Eyestrain is common in today’s visually demanding world. A typical college schedule or office workday involves long hours reading, working at a desk or staring at a computer. A poorly designed study or work environment that includes improper lighting, uncomfortable seating, incorrect viewing angles and improper reading or working distances can add to the visual stress. As the day progresses, the eyes begin to fatigue, and eyestrain and discomfort can develop.
The following are key signs of eyestrain:
- Sore or tired eyes
- Itching or burning sensations in the eyes
- Sensitivity to light
- Dry or watery eyes
- Difficulty focusing
Here are some simple steps you can take to minimize eyestrain, particularly during computer work:
- Adjust your computer in your work space. Position the top of your computer monitor below eye level so you look slightly downward at the screen. This will help minimize strain on the eyes and the neck. If you are typing from copy, position the text at the same level as the screen. Adjust the screen brightness so it is most comfortable for you. Avoid glare on the computer screen by wearing anti-reflective lenses, adjusting window curtains or blinds, repositioning the monitor or using a glare reduction filter on your screen. Wear special glasses or lens coatings that block short-wavelength visible light if you use digital devices for many hours during the day.
- Use proper lighting. Examine the lighting in your work area. Overhead lights can be harsh and often are brighter than necessary. Consider turning off some lights for a more comfortable lighting situation. Use an adjustable shaded lamp to provide specific task lighting as needed.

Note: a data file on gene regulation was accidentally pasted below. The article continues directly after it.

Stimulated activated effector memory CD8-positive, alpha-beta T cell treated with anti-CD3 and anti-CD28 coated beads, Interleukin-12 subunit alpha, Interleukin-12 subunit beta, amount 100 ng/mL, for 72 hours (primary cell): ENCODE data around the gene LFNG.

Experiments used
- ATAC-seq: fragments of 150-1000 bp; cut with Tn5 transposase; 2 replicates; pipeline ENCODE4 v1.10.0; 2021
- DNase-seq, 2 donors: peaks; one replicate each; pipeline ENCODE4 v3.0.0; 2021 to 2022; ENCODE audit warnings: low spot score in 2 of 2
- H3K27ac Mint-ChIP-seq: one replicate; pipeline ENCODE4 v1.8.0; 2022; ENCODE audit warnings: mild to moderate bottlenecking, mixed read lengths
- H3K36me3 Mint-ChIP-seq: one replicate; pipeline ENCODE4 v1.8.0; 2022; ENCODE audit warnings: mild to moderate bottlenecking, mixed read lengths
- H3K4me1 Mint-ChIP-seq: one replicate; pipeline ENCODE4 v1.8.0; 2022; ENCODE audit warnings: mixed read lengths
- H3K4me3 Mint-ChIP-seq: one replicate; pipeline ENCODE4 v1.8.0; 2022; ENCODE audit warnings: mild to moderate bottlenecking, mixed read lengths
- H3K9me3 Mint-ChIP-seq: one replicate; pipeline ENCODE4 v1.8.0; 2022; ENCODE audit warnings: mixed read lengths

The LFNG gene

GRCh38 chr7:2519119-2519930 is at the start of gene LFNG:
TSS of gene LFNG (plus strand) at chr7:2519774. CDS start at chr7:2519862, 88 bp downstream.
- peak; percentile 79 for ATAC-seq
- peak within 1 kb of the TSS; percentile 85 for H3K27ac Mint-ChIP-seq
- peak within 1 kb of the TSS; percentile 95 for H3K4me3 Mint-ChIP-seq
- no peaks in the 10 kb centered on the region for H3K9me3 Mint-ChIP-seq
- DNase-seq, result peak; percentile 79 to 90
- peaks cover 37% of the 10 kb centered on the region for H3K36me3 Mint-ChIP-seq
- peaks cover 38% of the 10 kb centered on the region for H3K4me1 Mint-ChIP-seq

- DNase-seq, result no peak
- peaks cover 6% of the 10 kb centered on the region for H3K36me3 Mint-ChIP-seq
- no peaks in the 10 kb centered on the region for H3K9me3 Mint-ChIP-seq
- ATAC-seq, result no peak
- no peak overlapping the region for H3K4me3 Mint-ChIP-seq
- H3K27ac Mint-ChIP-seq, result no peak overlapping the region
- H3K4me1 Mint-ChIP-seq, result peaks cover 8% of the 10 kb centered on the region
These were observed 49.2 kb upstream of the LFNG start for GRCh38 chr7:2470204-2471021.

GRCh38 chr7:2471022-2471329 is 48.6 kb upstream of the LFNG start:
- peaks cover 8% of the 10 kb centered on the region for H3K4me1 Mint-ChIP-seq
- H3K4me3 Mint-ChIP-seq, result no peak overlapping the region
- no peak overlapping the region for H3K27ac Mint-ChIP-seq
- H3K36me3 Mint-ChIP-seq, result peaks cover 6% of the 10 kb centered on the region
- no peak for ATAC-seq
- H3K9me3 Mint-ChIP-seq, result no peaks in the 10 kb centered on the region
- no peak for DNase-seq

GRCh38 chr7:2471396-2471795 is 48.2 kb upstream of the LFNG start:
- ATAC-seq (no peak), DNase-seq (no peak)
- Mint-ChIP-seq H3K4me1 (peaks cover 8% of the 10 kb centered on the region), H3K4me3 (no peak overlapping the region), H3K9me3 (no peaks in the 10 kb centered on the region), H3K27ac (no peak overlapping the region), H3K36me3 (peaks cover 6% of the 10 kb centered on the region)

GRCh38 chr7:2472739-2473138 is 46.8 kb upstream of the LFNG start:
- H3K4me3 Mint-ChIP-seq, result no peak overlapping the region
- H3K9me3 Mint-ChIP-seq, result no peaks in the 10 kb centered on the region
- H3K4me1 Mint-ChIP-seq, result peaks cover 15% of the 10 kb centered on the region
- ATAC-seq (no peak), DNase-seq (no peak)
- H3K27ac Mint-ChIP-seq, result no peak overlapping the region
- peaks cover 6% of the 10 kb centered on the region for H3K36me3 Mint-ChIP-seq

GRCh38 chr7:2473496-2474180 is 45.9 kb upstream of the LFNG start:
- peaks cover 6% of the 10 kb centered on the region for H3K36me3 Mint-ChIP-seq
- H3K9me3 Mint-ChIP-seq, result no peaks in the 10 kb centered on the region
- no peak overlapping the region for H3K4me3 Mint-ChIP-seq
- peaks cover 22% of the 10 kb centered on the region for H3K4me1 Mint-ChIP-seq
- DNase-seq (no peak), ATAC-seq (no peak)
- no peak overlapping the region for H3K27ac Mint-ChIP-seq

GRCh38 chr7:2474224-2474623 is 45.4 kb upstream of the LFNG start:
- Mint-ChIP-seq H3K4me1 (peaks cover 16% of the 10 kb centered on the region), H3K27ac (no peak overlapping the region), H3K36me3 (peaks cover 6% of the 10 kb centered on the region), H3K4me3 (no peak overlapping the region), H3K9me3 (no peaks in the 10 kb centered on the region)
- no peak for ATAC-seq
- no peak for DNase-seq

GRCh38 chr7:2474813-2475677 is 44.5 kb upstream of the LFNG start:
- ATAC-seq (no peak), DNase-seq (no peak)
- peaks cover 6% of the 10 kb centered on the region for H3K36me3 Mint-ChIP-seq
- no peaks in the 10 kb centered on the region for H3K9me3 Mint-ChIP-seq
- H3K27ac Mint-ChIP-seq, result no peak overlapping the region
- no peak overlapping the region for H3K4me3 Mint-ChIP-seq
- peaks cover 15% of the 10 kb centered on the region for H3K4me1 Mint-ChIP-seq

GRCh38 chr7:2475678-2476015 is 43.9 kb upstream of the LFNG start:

- Take rest breaks. Use the 20-20-20 rule. Every 20 minutes, look 20 away for 20 seconds. This allows your eyes to readjust. Consider standing up and walking around or doing alternate tasks that do not require extensive near focusing. Blink often to refresh the eyes and use artificial tear solutions, if necessary.
- Maintain proper posture. When seated at a desk, make sure your feet are flat on the floor. Use an adjustable chair that provides adequate support for your back. When working at a computer, your arms should form a 90-degree angle at the elbows, and your hands should be tilted up slightly to allow your fingers to travel freely over the keyboard.
Making these simple adjustments to your study or work area can do a lot to prevent or reduce eyestrain. If you continue to experience eye-related symptoms, you may have a vision problem that requires treatment. Ask your optometrist.
Ensuring Eye Safety at Work, Home or Play